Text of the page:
Jump to content
The Education Forum

Dick Russell


John Simkin
 Share

Recommended Posts

When it was first published Dick Russell's The Man Who Knew Too Much (Carroll & Graf, 1992) was hailed by Publisher's Weekly as "a masterpiece of historical reconstruction".

Daniel Brandt of Namebase has this to say about the book:

If the avalanche of reissued and rehashed JFK assassination books since Oliver Stone's movie has a downside, it's only because the one book that is possibly as significant as all the rest put together might get buried. After over a hundred interviews (including James Angleton and other CIA officials) and seventeen years of persistent research, Dick Russell has written such a book. While providing much new information on the intelligence connection, Russell doesn't offer any easy answers apart from the observation that organized crime alone could not have manipulated the physical evidence and the cover-up without substantial help.

Russell's treatment of the intelligence angle is comprehensive - Oswald in Japan, CIA in Mexico, military intelligence, mind-control, KGB, anti-Castro Cubans, H.L. Hunt et al. Simultaneously, his journalistic hook is an extended cat-and-mouse debriefing of Richard Case Nagell, an untalkative Oswald associate who contracted with U.S. intelligence and also had an arrangement with the Soviets; it still isn't clear who was pulling his strings. Nagell walked into an El Paso bank in September 1963 and fired two shots into the wall so that he would be in jail while "it" came down. "It" happened two months later, on November 22, 1963. If there is space on your shelf for only one JFK assassination book, make it this one.

The book was reissued in a revised, updated edition in 2003, coinciding with the 40th anniversary of the assassination.

I am pleased to announce that Dick has agreed to answer questions about his research into the assassination of JFK.

Please post your questions here:

http://educationforum.ipbhost.com/index.php?showtopic=4734

Link to comment
Share on other sites

When it was first published Dick Russell's The Man Who Knew Too Much (Carroll & Graf, 1992) was hailed by Publisher's Weekly as "a masterpiece of historical reconstruction".

Daniel Brandt of Namebase has this to say about the book:

If the avalanche of reissued and rehashed JFK assassination books since Oliver Stone's movie has a downside, it's only because the one book that is possibly as significant as all the rest put together might get buried. After over a hundred interviews (including James Angleton and other CIA officials) and seventeen years of persistent research, Dick Russell has written such a book. While providing much new information on the intelligence connection, Russell doesn't offer any easy answers apart from the observation that organized crime alone could not have manipulated the physical evidence and the cover-up without substantial help.

Russell's treatment of the intelligence angle is comprehensive - Oswald in Japan, CIA in Mexico, military intelligence, mind-control, KGB, anti-Castro Cubans, H.L. Hunt et al. Simultaneously, his journalistic hook is an extended cat-and-mouse debriefing of Richard Case Nagell, an untalkative Oswald associate who contracted with U.S. intelligence and also had an arrangement with the Soviets; it still isn't clear who was pulling his strings. Nagell walked into an El Paso bank in September 1963 and fired two shots into the wall so that he would be in jail while "it" came down. "It" happened two months later, on November 22, 1963. If there is space on your shelf for only one JFK assassination book, make it this one.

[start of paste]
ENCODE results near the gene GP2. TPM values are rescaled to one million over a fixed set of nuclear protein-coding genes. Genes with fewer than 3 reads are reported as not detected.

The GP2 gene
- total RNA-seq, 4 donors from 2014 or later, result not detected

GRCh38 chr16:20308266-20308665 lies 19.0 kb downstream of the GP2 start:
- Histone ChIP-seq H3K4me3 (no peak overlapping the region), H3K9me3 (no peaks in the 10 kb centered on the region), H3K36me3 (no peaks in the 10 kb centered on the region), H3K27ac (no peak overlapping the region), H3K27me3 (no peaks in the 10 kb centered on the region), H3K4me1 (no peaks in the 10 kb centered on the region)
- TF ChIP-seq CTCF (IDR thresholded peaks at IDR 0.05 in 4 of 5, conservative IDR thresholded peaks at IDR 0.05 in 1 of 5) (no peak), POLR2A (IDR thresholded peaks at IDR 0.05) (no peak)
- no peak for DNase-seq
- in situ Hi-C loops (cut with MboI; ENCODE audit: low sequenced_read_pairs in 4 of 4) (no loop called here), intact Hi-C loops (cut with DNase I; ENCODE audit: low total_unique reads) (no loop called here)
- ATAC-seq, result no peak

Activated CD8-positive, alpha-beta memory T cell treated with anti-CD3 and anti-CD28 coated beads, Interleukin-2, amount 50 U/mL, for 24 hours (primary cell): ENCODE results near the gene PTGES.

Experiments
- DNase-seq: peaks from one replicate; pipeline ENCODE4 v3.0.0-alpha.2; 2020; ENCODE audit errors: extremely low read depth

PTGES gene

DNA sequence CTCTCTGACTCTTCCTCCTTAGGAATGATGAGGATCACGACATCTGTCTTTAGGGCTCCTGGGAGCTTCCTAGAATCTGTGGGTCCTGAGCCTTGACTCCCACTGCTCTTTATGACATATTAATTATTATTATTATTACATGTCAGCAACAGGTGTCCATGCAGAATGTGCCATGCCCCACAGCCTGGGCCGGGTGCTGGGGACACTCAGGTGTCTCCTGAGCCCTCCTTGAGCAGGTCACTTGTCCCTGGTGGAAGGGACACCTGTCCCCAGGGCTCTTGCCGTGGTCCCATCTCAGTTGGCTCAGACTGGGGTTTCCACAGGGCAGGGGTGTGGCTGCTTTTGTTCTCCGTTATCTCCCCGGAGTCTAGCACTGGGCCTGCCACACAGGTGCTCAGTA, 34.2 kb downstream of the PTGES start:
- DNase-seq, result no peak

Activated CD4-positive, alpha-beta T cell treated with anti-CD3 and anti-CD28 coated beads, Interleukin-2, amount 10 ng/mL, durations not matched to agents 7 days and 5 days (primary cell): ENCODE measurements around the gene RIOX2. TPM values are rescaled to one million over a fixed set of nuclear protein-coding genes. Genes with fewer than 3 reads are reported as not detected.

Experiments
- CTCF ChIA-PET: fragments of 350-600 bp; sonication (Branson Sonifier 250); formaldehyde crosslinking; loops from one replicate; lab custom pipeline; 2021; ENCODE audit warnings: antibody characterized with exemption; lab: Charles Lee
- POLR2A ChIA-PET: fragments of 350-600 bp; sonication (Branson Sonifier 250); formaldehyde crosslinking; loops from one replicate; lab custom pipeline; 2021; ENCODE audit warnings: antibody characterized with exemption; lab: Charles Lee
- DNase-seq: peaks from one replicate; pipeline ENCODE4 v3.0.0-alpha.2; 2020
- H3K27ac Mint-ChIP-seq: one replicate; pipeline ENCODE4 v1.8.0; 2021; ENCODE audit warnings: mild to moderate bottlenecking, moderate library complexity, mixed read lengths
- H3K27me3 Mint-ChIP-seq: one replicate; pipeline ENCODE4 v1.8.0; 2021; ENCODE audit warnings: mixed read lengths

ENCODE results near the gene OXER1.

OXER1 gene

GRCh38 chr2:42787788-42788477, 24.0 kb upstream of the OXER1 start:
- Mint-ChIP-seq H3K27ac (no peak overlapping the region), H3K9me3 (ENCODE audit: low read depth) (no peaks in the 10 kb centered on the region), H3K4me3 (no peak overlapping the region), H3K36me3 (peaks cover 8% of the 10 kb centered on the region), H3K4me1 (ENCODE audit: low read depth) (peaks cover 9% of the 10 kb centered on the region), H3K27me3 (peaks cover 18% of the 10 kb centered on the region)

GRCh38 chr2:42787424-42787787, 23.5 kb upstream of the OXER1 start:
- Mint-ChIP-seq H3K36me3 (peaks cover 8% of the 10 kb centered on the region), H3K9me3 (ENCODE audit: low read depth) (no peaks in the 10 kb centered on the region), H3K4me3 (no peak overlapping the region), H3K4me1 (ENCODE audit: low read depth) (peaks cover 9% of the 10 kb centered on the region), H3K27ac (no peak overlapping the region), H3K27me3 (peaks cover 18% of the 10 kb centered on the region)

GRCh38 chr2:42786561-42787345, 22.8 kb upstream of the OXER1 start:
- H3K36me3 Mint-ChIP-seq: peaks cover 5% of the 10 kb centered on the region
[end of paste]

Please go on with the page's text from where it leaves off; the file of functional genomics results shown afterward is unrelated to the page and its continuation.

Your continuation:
The book was reissued in a revised, updated edition in 2003, coinciding with the 40th anniversary of the assassination.

I am pleased to announce that Dick has agreed to answer questions about his research into the assassination of JFK.

Please post your questions here:

http://educationforum.ipbhost.com/index.php?showtopic=4734

I would like to go no record as stating that I have both the original and updated versions of "The Man Who Knew Too Much," and I feel that they are essential to any serious JFK researchers collection. I would like to ask Mr. Russell about the tapes and photographs of Oswald, Nagell and Leopoldo and Angel that at one time were in a safe deposit box in Switzerland. Did Nagell ever recover those items before his death, or are they still in Switzerland, unrecoverable? Have you discovered any new "revelations" about the assassination. Is David Dinkins still alive? If so have you spoken with him recently? What is your opinion of the William Torbitt manuscript "Nomenclature of an Assassination cabal"? And finally are there any documents that have been de-classified by the ARRB that you would place a high priority on obtaining. Sincerely/Robert Howard

Link to comment
Share on other sites

I would like to go no record as stating that I have both the original and updated versions of "The Man Who Knew Too Much," and I feel that they are essential to any serious JFK researchers collection. I would like to ask Mr. Russell about the tapes and photographs of Oswald, Nagell and Leopoldo and Angel that at one time were in a safe deposit box in Switzerland. Did Nagell ever recover those items before his death, or are they still in Switzerland, unrecoverable? Have you discovered any new "revelations" about the assassination. Is David Dinkins still alive? If so have you spoken with him recently? What is your opinion of the William Torbitt manuscript "Nomenclature of an Assassination cabal"? And finally are there any documents that have been de-classified by the ARRB that you would place a high priority on obtaining. Sincerely/Robert Howard

Could you post this question here:

http://educationforum.ipbhost.com/index.php?showtopic=4734

Link to comment
Share on other sites

Please sign in to comment

You will be able to leave a comment after signing in



Sign In Now
 Share

×
×
  • Create New...